- github.com/dvob/k8s-s2s-auth: Kubernetes Service Accounts 🌟 Service accounts are well known in Kubernetes to access the Kubernets API from within the cluster. This is often used for infrastructure components like operators and controllers. But we can also use service accounts to implement authentication in our own applications. This README tries to give an overview on how service accounts work and and shows a couple of variants how you can use them for authentication. Further this repository contains an example Go service which shows how to implement the authentication in an application.
- sandeepbaldawa.medium.com: Service Accounts in K8s (Kubernetes)
- mjarosie.github.io: IAM roles for Kubernetes service accounts - deep dive
- linkerd.io: Using Kubernetes’s new Bound Service Account Tokens for secure workload identity
- medium.com/pareture: Kubernetes Bound Projected Service Account Token Volumes Might Surprise You There is an important difference to understand and remember between default Service Account Projection and Bound Service Account Token Volumes.
- cncf.io: Revealing the secrets of Kubernetes secrets 🌟 In this article you will learn how to protect Secrets in your Kubernetes cluster
- Hands on your first Kubernetes secrets 🌟
- dev.to: Store your Kubernetes Secrets in Git thanks to Kubeseal. Hello SealedSecret! 🌟
- blog.doit-intl.com: Kubernetes and Secrets Management in the Cloud
- itnext.io: Effective Secrets with Vault and Kubernetes
- kubernetes.io: Encrypting Secret Data at Rest 🌟
- “Kubernetes base64 encodes secrets because that makes arbitrary data play nice with JSON. It had nothing to do with the security model (or lack thereof). It did not occur to us at the time that people could mistake base64 for some form of encryption”
- “I’ve always wondered how folks expect a system would be able to protect data at rest like that. If the public key and private key are local on the machine - nothing is secure no matter what algorithm is used”
- “The issue is not new or unique to k8s. There is a general confusion between encoding and encryption. Ask any web dev about base64, and there is a good chance they’ll tell you it’s encryption”
- “The test is clearly wrong if that is the word used, literally everything is encoded somehow. If they meant encrypted instead, then it’s half true, secrets are encrypted in transit but only at rest if a KMS plugin is used”
- “The semantics are important. Easy to grant an RBAC policy like “read only except secrets”
- “I just meant that base64 prevents you from logging a secret in plain text by accident… but many more layers are required to keep your secrets secret”
- “You need to configure how the key is managed and ideally opt into something like KMS plugin (which depends on how the cluster is hosted) to make it good”
- redhat.com: Managing secrets for Kubernetes pods
- enterprisersproject.com: How to explain Kubernetes Secrets in plain English 🌟 What is a Kubernetes secret? How does this type of Kubernetes object increase security? How do you create a Kubernetes secret? What are some best practices? Experts break it down
- millionvisit.blogspot.com: Kubernetes for Developers #19: Manage app credentials using Kubernetes Secrets 🌟
- kubermatic.com: Keeping the State of Apps Part 2: Introduction to Secrets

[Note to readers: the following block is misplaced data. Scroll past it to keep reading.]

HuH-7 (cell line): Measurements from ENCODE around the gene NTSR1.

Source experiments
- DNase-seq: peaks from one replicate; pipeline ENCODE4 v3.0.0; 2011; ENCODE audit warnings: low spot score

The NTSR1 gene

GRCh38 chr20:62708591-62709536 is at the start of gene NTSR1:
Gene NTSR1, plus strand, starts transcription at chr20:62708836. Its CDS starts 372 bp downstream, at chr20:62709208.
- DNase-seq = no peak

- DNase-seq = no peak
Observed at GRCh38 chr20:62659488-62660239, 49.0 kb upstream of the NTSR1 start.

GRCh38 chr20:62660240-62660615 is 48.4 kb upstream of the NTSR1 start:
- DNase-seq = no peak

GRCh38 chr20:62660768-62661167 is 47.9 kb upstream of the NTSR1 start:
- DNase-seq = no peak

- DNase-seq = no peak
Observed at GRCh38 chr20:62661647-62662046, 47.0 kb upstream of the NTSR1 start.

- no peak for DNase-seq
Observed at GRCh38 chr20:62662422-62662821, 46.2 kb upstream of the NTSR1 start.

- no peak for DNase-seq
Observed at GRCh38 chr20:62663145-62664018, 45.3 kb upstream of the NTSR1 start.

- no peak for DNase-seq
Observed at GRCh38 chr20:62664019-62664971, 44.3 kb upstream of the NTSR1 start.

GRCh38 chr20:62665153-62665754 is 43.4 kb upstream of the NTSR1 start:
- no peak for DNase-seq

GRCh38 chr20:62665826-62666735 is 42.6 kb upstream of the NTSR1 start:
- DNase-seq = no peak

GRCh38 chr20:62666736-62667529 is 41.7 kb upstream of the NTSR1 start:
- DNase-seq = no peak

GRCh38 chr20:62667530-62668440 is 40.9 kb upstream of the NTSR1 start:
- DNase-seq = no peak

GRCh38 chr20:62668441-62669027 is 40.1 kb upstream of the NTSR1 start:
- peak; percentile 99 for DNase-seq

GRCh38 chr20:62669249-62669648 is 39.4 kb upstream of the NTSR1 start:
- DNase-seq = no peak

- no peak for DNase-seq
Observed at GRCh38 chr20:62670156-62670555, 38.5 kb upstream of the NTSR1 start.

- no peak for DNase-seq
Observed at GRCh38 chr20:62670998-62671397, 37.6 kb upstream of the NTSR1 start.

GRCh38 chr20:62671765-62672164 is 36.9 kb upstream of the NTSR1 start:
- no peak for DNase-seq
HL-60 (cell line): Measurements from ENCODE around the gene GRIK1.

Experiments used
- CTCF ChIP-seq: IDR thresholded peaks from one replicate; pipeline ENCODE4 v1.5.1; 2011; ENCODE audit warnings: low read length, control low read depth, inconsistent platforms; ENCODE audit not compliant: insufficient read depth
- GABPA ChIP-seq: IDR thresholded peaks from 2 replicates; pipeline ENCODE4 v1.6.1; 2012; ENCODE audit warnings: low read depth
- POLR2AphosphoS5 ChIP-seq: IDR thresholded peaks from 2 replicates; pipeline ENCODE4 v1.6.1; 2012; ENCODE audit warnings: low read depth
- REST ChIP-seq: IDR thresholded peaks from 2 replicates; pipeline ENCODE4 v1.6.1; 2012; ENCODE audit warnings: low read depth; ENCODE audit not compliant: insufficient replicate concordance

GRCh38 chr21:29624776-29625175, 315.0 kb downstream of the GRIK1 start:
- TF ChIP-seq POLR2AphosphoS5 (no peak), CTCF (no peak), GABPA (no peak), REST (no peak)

- medium: Kubernetes Secrets Explained
- medium: Managing your sensitive information during GitOps process with Secret Sealed
- enlear.academy: Sealed Secrets with Kubernetes Usage of the sealed secret to encrypt Kubernetes secrets.
- medium.com/codex: Sealed Secrets for Kubernetes How to encrypt Kubernetes Secret component and store it on the Git. And decrypt it using Kubernetes controller.
- macchaffee.com: Plain Kubernetes Secrets are fine 🌟 It’s no secret that Kubernetes Secrets are just base64-encoded strings stored in etcd alongside the rest of the cluster’s state. But is it really an issue? Let’s create a rudimentary threat model for Kubernetes Secrets and see what comes up.
- youtube: Manage Kubernetes Secrets With External Secrets Operator (ESO) 🌟
- carlosalca.medium.com: How to manage all my K8s secrets in git securely with Bitnami Sealed Secrets
- cloud.redhat.com: A Guide to Secrets Management with GitOps and Kubernetes 🌟 This article will discuss two architectural approaches to managing secrets with GitOps: encrypted secrets stored in Git and storing a reference to secrets in Git
- itnext.io: Vault cluster with auto unseal on Kubernetes
- pjame-fb.medium.com: Kubernetes Secrets from Secrets Manager using External Secrets Operators In this article, you will learn how to store your credentials in the Secrets Manager and automatically retrieve them for creating Kubernetes Secrets using External Secrets.
- mixi-developers.mixi.co.jp: Comparing External Secrets Operator with Secret Storage CSI as Kubernetes External Secrets is Deprecated In this article, you will compare the External Secrets Operator with Secret Storage CSI for using external secrets in a Kubernetes cluster. You will compare:
- Authorization management
- Resource usage
- GitOps friendliness
- faun.pub: Secrets | Kubernetes A deep dive into Kubernetes Secrets
- medium.com/@knoldus: Using sealed secrets in Kubernetes
- eminalemdar.medium.com: Cloud Native Secret Management with External Secrets Operator
Kubernetes Cert-Manager. Encrypting the certificate for Kubernetes. SSL certificates with Let’s Encrypt in Kubernetes Ingress via cert-manager
- cert-manager.io 🌟 cert-manager adds certificates and certificate issuers as resource types in Kubernetes clusters, and simplifies the process of obtaining, renewing and using those certificates. It can issue certificates from a variety of supported sources, including Let’s Encrypt, HashiCorp Vault, and Venafi as well as private PKI.